Most Canadians support the concept that First Nations have a right to self-determination. While it is supported in principle, there has been little agreement on what form the First Nation government should take. This research contemplates a First Nation government that assumes tax jurisdiction as well as associated expenditure responsibilities. The principles and benefits of such an approach are discussed and these are compared and contrasted with current federal and provincial policies. Case studies of tax and related expenditure models are used to illustrate the tangible benefits of such an approach. The first case study examines the Indian Taxation Advisory Board’s use of budget-based tax rates in property taxation regimes. The other case studies examine the Sliammon and Kamloops community improvement fees.
The costs of doing business on First Nation land are high for a variety of reasons. The Indian Taxation Advisory Board retained Fiscal Realities Economists to identify the competitive challenges First Nations face and develop responses that will lead to improved economic development. A multi-faceted approach will be required to turn on the taps. The table below describes some of the projects, processes and institutions that are working to lower the costs of doing business on First Nation land.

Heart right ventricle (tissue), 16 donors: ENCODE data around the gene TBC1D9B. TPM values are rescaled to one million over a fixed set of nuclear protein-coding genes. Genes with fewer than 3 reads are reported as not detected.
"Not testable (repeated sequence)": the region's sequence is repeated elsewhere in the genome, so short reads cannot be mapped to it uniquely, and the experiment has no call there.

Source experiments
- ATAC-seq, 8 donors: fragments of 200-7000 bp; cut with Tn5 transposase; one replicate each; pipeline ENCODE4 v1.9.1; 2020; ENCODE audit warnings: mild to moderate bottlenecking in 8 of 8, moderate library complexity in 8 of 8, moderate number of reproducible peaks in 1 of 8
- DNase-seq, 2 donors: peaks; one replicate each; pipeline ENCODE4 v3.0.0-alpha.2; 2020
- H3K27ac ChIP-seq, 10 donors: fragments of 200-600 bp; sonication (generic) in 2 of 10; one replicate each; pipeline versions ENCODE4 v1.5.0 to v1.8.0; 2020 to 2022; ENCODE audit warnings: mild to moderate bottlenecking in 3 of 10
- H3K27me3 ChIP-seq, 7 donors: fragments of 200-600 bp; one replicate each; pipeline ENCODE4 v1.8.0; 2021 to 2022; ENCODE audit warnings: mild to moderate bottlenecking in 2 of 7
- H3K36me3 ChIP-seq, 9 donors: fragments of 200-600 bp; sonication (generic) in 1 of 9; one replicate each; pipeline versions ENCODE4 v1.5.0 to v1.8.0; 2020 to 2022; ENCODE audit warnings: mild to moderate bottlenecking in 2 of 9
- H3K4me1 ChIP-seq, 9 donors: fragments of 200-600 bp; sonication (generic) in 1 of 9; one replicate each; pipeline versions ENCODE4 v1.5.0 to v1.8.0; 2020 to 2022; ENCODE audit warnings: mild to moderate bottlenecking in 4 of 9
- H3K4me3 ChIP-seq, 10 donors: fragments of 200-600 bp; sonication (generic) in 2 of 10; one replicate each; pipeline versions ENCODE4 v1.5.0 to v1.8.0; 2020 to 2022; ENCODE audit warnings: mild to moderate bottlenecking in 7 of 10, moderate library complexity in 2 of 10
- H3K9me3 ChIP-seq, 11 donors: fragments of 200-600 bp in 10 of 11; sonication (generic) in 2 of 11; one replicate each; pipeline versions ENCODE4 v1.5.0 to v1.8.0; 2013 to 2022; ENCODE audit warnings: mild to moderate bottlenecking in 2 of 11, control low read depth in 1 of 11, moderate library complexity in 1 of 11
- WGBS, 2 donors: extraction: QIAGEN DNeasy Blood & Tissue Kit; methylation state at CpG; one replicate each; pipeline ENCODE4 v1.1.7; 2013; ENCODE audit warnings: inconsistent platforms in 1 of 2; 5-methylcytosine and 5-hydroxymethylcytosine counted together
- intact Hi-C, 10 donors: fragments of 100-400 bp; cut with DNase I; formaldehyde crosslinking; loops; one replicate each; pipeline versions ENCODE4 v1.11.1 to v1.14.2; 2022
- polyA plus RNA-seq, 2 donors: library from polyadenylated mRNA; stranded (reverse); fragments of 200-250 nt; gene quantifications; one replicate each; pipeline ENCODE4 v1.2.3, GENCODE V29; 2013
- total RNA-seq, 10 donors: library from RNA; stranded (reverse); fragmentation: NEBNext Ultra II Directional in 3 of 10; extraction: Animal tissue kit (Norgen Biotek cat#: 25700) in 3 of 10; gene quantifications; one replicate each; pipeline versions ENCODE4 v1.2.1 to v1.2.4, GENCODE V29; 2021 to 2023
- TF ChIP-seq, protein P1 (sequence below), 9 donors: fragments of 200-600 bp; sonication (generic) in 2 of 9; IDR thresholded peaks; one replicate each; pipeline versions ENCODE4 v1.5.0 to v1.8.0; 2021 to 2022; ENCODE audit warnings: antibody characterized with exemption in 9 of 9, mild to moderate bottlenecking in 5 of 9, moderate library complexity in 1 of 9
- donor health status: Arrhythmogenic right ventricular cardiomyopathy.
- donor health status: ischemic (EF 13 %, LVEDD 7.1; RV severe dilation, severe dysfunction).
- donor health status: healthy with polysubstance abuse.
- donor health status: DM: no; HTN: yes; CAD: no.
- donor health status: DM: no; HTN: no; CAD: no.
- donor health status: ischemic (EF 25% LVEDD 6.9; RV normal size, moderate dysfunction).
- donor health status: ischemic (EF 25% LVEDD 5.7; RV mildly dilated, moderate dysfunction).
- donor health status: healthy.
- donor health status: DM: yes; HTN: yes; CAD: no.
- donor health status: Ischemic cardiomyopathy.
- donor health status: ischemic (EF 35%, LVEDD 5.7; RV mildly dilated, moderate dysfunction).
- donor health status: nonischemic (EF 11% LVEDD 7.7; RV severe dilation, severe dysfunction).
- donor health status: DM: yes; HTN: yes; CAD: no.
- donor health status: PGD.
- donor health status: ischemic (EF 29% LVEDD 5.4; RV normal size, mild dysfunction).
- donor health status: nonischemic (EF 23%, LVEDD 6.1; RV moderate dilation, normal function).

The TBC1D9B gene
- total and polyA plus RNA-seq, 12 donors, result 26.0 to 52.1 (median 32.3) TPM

Opponents of First Nation governments often argue that what they advocate is in the best interests of First Nation persons. The usual argument is that First Nation governments themselves force many people to leave the reserve in order to find opportunity. The implication is that First Nation governments are limiting their prospects and so the solution is to do away with these governments.
Indigenous people in Australia, New Zealand, and the United States have socio-economic characteristics very similar to Canada's Indians. They also suffer from sub-standard public services and infrastructure. Each of these peoples also has movements for self-government or "self-determination"; outstanding claims, and demands for improvements in the infrastructure and services they receive. Each of these peoples desires a land base and more powers. They all wish to use these powers to improve their economic opportunities and protect cultural sites. These aspirations are creating political pressure to improve their place within their respective national fiscal frameworks.
The paper finds that First Nations require a new fiscal relationship if they are to ever develop tax regimes and significant revenues from these. A new fiscal relationship is a key to developing incentives to tax and, more importantly, developing the tax base on First Nation lands. A new fiscal relationship could therefore provide an opportunity for First Nations to greatly improve self-sufficiency and economic opportunity.